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T-Mobile’s API Data Breach: The API Security Reckoning is Here


We are roughly three weeks into 2023, and here we are, contending with the second major API data breach of the year. If this is any indication of how this year will progress, we have some hard questions to answer and hard truths to face.

The latest instance of a massive data breach where APIs were the attack vector was the T-Mobile data breach

On Thursday, January 19th, T-Mobile disclosed their latest data breach that has impacted approximately 37 million of their customers. 

It was only months ago that T-Mobile entered into a $350 million class action settlement that resulted from their 2021 data breach of personal data – that one affecting 77 million of their customers. As part of that settlement, the company committed to spending an additional $150 million to address its cybersecurity gaps.

And yet, here we are, again.

As stated on their website:

“We are currently in the process of informing impacted customers that after a thorough investigation we have determined that a bad actor used a single Application Programming Interface (or API) to obtain limited types of information on their accounts.”

 

That’s a Small Part of the Story


Apparently, the bad actor had access to this particular API for approximately 6 weeks. A lot can happen in that amount of time.

According to their 8-K SEC filing, they stated that the bad actor first retrieved data through the API in question, around November 25, 2022.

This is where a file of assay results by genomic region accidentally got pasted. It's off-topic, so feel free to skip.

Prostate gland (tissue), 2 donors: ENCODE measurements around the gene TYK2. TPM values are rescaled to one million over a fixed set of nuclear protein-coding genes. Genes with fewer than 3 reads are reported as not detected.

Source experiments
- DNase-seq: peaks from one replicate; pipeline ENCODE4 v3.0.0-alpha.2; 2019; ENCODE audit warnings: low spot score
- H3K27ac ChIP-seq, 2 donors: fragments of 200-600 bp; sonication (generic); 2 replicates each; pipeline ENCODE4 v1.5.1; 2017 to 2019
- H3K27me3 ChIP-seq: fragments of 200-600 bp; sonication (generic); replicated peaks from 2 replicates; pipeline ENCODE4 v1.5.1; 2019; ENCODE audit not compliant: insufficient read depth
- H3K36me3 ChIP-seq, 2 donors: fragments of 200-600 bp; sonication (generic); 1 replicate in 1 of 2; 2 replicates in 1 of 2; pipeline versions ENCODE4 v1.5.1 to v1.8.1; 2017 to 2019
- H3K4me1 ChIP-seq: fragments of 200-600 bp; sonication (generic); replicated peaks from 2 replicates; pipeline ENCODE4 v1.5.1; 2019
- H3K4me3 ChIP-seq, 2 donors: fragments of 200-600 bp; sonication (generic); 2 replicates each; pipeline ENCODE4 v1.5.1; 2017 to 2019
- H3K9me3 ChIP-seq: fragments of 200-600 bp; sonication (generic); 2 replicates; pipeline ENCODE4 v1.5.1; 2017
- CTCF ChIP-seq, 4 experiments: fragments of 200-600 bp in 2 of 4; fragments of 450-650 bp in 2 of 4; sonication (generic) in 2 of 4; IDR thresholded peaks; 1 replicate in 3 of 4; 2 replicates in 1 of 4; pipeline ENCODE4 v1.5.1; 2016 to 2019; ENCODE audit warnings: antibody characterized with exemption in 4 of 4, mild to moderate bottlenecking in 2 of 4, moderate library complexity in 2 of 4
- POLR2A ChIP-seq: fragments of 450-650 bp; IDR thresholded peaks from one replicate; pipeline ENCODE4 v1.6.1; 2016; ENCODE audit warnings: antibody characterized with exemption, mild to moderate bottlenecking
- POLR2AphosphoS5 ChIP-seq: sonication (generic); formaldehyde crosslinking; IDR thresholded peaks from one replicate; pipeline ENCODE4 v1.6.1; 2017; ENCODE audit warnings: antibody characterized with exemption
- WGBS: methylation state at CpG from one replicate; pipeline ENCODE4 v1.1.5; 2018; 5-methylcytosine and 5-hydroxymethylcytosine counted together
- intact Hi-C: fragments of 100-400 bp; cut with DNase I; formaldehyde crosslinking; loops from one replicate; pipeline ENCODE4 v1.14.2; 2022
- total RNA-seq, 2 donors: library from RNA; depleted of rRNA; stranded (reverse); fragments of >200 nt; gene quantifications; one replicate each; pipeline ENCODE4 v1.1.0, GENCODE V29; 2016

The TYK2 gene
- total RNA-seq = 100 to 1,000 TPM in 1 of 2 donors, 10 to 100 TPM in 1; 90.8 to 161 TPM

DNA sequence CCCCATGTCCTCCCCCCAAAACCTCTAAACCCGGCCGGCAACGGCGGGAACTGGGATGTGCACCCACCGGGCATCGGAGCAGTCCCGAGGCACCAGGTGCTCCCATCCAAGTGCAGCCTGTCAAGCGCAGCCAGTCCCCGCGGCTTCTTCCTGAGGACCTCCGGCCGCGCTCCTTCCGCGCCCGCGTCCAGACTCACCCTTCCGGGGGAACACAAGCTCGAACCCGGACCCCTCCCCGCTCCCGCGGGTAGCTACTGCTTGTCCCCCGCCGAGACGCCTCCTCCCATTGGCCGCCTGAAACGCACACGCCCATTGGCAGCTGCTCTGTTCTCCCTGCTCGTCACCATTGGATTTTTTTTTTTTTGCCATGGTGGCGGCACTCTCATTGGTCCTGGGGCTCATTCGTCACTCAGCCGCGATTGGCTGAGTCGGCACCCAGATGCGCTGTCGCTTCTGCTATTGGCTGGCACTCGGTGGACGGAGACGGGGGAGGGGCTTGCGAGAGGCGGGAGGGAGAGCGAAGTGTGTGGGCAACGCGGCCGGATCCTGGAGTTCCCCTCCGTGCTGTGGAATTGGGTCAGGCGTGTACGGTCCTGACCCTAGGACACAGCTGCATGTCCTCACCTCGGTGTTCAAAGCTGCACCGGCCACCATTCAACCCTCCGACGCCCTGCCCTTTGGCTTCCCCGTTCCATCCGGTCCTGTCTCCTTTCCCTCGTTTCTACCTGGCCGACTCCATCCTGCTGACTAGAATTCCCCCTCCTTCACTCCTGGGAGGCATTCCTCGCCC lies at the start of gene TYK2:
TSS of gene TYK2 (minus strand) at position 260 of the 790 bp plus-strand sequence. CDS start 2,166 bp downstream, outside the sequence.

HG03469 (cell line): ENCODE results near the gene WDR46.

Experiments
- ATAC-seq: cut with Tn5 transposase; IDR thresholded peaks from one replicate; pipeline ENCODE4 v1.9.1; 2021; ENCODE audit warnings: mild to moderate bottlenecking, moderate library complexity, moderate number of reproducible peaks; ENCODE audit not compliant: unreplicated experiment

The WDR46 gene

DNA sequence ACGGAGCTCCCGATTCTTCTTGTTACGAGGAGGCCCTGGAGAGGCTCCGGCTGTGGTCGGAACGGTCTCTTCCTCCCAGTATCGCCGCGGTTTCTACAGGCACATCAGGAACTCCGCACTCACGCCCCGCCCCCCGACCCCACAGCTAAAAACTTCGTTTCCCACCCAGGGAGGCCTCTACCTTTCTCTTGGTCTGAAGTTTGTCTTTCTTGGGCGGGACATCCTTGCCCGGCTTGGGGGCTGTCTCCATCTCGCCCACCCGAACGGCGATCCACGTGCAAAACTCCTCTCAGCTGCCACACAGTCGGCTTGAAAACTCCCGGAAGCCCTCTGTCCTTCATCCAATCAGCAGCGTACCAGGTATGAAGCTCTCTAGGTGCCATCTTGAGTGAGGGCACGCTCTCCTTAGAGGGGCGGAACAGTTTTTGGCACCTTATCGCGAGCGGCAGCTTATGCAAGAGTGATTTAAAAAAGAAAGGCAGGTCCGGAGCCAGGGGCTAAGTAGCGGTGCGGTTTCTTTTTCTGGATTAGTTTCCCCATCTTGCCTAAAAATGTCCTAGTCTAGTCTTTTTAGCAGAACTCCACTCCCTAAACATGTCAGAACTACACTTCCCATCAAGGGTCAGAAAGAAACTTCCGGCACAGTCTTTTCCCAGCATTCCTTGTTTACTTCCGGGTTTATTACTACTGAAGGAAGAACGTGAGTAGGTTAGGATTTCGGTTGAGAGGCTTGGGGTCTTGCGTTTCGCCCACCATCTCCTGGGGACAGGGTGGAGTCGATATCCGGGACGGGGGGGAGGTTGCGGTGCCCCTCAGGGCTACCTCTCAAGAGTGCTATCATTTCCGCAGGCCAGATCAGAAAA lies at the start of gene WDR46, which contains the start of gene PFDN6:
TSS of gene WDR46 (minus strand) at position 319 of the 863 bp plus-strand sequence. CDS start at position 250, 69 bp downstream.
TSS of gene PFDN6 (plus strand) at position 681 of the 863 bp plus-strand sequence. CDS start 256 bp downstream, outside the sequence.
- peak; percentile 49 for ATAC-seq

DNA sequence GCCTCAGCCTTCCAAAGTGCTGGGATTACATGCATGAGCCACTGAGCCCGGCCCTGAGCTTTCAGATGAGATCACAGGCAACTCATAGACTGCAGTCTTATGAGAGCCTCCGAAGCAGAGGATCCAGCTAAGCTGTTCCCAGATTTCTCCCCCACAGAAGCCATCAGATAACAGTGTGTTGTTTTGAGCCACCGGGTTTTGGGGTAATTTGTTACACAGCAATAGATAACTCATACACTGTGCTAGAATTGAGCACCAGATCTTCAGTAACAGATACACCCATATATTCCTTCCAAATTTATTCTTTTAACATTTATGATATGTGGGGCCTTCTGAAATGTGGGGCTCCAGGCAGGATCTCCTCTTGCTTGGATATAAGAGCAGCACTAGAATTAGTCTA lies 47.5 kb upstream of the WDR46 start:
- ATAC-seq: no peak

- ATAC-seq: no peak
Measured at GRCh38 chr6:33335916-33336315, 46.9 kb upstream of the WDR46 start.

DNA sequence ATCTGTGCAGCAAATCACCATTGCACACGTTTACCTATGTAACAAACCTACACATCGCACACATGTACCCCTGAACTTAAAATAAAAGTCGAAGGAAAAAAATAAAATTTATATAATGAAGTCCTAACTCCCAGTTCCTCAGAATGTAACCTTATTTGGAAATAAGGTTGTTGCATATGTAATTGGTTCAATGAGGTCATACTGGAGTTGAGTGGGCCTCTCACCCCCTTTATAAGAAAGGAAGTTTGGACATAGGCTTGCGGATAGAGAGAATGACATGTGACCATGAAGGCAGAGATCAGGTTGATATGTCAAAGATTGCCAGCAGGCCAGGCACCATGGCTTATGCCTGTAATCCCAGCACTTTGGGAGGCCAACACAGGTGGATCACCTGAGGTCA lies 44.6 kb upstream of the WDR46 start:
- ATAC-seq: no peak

This means that this particular API data breach had a dwell time of more than 40 days, because the hacker had started accessing sensitive data via the API in question, from November 25th, 2022.

Consumers Ultimately Pay the Price 


This unauthorized API access exposed data including names, emails, phone numbers and birthdates as the source of the breach. T-Mobile stated that the bad actor did not obtain all data from every one of the 37 million customers affected. It was specifically prepaid and subscription customers who were impacted; hackers apparently also obtained data including the number of lines on the account and service plan features.

T-Mobile said no social security numbers, credit card information, government ID numbers, passwords, PINs or financial information were exposed in the hack.

But, guess what? That doesn’t really matter.

While the data stolen at T-Mobile is certainly different from more sensitive data such as PII, PHI or account information that is often found in financial services or healthcare organizations, stolen data such as phone numbers and email addresses still pose a threat to consumers, especially if the hacker knows that the information is recent and therefore, likely to be valid, and lead them to more sensitive types of data. For example, the increased risk of identity theft, social engineering and phishing, typically increases as a direct result of data breaches, even if the hacker lacks specifics like passwords or other information that could help them gain additional access. 

The exfiltrated data typically ends up on the dark web, and will be used on other web applications and APIs for months – maybe years – to come.

How Does This Happen?

Lack of API Visibility

For starters, incidents typically happen when there is a lack of comprehensive visibility of an organization’s API inventory. In other words, unmanageable API sprawl. This results in a complete lack of control in a distributed ecosystem. You simply can’t protect what you can’t see.

Here at Traceable, we’ve observed that companies just don’t know how many APIs they have, where those APIs reside, and what those APIs are doing – everything from the number, to how those APIs behave and function, are completely unknown.